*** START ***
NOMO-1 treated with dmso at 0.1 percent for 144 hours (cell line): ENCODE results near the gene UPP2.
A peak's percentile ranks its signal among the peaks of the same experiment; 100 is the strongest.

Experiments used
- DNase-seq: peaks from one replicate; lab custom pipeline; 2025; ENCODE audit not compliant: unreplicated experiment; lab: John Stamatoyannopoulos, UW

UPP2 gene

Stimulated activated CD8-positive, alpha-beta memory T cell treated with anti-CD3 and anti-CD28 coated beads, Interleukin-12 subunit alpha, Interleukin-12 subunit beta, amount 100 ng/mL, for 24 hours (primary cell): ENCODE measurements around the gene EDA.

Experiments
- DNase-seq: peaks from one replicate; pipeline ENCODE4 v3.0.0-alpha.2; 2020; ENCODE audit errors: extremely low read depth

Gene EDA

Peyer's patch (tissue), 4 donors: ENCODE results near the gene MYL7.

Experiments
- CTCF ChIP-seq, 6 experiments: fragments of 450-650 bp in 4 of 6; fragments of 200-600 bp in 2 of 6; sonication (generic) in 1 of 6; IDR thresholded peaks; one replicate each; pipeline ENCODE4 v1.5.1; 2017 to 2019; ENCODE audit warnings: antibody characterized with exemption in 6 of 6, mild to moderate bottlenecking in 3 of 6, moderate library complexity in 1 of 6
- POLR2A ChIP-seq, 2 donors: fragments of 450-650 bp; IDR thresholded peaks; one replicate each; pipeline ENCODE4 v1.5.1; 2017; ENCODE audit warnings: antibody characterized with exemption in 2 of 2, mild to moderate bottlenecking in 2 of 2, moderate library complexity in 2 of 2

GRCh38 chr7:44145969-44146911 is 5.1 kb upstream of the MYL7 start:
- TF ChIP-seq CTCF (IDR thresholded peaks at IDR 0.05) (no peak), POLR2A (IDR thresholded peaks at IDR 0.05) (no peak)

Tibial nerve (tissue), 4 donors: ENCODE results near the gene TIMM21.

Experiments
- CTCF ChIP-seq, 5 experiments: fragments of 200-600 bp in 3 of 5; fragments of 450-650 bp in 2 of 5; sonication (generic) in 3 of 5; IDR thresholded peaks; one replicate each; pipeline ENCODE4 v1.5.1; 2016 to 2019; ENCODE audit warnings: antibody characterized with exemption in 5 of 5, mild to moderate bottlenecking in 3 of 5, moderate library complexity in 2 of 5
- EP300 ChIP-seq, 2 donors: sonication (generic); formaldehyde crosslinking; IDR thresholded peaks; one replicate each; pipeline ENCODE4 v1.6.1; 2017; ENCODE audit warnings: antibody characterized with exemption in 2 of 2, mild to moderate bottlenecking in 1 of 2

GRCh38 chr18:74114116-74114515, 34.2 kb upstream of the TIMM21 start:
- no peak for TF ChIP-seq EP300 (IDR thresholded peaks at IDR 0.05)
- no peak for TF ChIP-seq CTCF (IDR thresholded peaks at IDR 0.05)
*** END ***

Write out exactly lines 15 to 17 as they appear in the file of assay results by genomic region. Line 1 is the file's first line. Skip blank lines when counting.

- TF ChIP-seq CTCF (IDR thresholded peaks at IDR 0.05) (no peak), POLR2A (IDR thresholded peaks at IDR 0.05) (no peak)

Tibial nerve (tissue), 4 donors: ENCODE results near the gene TIMM21.

Experiments